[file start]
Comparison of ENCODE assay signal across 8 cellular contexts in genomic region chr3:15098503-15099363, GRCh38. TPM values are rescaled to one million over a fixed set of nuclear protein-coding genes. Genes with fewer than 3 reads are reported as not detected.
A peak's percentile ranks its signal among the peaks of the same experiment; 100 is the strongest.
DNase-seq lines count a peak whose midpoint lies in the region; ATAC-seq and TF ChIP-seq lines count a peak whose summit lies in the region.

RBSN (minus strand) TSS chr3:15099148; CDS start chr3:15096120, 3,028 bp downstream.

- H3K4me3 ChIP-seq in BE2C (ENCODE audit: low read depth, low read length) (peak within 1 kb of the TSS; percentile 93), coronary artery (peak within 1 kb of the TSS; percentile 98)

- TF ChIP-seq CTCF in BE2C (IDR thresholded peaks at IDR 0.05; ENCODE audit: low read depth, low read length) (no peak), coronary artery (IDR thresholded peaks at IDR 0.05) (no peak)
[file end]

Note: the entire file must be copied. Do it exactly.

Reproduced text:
Comparison of ENCODE assay signal across 8 cellular contexts in genomic region chr3:15098503-15099363, GRCh38. TPM values are rescaled to one million over a fixed set of nuclear protein-coding genes. Genes with fewer than 3 reads are reported as not detected.
A peak's percentile ranks its signal among the peaks of the same experiment; 100 is the strongest.
DNase-seq lines count a peak whose midpoint lies in the region; ATAC-seq and TF ChIP-seq lines count a peak whose summit lies in the region.

RBSN (minus strand) TSS chr3:15099148; CDS start chr3:15096120, 3,028 bp downstream.

- H3K4me3 ChIP-seq in BE2C (ENCODE audit: low read depth, low read length) (peak within 1 kb of the TSS; percentile 93), coronary artery (peak within 1 kb of the TSS; percentile 98)

- TF ChIP-seq CTCF in BE2C (IDR thresholded peaks at IDR 0.05; ENCODE audit: low read depth, low read length) (no peak), coronary artery (IDR thresholded peaks at IDR 0.05) (no peak)